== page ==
Once the temperature breaks 50F, I am in a tech t-shirt and shorts. (no shirtless or tank-top running for me, if you need more details why, check here). If it is sunny our I have a nice light breathable running hat that I wear, as well as sunglasses (actually use those year round in bright weather. Be careful with the sun and apply sunscreen when running in the sun!

Once it gets above ~75F I tend to use my ultra-light no-show socks, but otherwise I run basically the same way up through 95F (haven’t gone out above that yet).

40F – 50F

Because of our wind and ground freeze conditions, 40-50F presents a challenge: we can have 40F that feels like imminent snow, or 50F that feels on the cusp of summer. Typically in this range I am in shorts, wear a long-sleeve tech shirt or light thermal shirt and possibly my lightest gloves if it is close to 40F.

However – if I am running mid-day in these temperatures chances are good I am in shorts and a short-sleeved tech-shirt. In fact, just after Christmas we had such a day and that was exactly how I dressed.

Inner Gear

30F – 40F

As we get close to the freezing point, I tend to break out my light running tights and put on a base layer. I also wear a light hat and light gloves.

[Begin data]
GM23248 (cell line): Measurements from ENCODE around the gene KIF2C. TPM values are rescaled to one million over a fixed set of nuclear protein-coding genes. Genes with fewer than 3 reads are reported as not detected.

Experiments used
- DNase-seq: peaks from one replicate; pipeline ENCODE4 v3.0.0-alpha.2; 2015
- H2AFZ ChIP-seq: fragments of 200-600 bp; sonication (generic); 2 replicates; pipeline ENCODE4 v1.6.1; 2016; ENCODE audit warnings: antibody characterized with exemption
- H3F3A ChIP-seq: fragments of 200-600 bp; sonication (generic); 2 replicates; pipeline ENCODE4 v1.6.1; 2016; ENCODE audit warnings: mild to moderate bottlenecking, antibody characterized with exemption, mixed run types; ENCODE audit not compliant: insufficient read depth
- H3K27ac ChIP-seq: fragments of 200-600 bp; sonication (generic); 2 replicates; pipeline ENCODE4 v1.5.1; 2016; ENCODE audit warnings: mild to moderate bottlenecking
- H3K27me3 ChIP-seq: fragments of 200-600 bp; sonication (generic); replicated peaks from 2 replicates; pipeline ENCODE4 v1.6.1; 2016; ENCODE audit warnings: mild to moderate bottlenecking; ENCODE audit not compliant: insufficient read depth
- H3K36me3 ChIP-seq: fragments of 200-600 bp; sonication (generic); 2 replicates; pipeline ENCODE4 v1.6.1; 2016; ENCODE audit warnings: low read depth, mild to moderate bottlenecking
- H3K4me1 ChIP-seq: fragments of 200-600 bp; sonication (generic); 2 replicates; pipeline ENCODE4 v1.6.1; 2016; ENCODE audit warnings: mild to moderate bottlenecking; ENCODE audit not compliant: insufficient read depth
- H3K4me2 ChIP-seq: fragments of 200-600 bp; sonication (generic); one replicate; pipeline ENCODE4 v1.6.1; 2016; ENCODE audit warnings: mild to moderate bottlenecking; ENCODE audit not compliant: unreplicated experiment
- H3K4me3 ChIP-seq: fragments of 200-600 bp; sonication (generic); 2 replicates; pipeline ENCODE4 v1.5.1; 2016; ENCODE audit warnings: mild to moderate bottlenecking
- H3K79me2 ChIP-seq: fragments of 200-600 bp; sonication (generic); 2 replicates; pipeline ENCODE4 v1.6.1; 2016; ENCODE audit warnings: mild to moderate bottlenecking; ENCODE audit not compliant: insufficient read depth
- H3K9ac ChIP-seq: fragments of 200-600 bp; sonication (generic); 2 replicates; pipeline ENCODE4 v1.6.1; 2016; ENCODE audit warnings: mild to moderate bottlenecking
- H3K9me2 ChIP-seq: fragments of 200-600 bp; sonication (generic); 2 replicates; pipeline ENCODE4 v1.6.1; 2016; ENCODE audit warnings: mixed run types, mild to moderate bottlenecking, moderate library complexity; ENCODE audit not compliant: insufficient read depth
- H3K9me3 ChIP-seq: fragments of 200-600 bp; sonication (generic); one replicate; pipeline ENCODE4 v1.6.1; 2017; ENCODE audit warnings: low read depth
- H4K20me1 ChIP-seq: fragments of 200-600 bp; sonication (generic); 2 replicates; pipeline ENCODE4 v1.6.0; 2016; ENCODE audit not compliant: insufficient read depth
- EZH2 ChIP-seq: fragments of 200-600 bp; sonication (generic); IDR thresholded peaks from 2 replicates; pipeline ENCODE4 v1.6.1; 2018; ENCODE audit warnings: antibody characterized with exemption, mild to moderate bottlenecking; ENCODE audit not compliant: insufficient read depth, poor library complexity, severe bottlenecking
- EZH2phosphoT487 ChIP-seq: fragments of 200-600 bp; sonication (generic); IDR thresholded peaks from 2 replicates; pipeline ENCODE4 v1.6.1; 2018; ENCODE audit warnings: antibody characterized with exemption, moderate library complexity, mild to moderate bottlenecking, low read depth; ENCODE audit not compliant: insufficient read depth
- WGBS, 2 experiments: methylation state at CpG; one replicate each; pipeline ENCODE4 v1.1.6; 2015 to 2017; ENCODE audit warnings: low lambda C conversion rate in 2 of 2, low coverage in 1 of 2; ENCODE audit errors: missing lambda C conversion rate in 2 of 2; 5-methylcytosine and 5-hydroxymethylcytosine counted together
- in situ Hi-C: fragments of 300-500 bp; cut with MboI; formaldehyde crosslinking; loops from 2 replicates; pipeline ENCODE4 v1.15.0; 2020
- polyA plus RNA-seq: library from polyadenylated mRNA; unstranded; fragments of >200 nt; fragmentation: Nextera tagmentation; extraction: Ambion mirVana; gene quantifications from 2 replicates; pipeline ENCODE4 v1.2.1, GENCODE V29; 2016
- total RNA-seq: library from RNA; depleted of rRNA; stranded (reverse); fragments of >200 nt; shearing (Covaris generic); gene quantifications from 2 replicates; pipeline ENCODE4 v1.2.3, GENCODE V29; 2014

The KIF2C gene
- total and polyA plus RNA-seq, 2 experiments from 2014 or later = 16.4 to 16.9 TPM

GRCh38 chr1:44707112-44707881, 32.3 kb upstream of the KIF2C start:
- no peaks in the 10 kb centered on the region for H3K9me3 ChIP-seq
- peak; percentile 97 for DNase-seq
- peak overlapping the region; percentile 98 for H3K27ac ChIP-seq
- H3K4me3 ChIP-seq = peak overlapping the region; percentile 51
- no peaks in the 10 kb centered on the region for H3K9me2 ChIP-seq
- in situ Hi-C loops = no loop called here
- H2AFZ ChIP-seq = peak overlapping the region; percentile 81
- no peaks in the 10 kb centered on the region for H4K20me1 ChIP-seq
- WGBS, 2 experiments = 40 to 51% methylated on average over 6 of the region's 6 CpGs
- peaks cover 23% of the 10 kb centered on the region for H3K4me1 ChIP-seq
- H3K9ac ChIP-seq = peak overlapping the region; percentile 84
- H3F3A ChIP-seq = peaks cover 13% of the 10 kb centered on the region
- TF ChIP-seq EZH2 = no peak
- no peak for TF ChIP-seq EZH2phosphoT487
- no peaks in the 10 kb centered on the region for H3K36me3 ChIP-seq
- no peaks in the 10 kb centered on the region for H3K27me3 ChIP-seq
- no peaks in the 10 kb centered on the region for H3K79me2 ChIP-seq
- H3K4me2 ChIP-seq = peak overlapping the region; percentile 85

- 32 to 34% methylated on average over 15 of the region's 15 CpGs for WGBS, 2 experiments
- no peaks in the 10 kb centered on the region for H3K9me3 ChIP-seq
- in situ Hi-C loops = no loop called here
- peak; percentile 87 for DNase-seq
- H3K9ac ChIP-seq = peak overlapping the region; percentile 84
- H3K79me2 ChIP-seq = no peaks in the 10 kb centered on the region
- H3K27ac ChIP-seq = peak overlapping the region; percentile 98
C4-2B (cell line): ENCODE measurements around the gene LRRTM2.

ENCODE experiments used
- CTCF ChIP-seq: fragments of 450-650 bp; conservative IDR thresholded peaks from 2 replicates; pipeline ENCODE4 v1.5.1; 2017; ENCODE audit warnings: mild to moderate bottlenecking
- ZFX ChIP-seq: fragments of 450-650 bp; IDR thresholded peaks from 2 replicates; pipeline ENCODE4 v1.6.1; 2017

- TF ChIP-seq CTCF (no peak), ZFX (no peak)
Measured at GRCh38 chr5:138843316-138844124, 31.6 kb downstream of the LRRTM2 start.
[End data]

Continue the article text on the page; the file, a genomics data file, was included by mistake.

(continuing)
Below 35 it depends on wind, sky, and the ‘trend’ – but I will often wear mid-weight gloves and perhaps a running sweatshirt over my tech shirt. And since we tend to get windy I will often break out ‘runderwear’ at this point.

But as I say, it depends – last week we had 35F but it was warming up and was sunny, whereas this week it was cooling down and the wind was bitter. The temperature was the same but I dressed very differently.

15F – 30F

Now we’re in WINTER temperatures, but still not so cold that it is unreasonable to run. Again, how you dress will depend on the wind, air temperature and trend, but in this range my typical layering strategy is:
– Warm hat
– Two top layers (thickness depends on temperature)
– Runderwear and heavier leggings.
– Normal socks and shoes.
– Under Armor ‘Extreme Coldgear’ gloves (don’t believe the hype, these are just beyond mid-weight gloves.)

Outer Gear

0F – 15F

It is easy for wind chills to dip sub-zero in this range and therefore skin exposure becomes a possible concern. My basic theory is this – better sweaty than frost-nip. So here is my strategy:
– Warm hat plus face/neck protection
– Two heavy top layers, with possible outer layer if needed
– Runderwear and heavier leggings.
– Normal socks and shoes.
– Under Armor ‘Extreme Coldgear’ gloves plus an inner liner.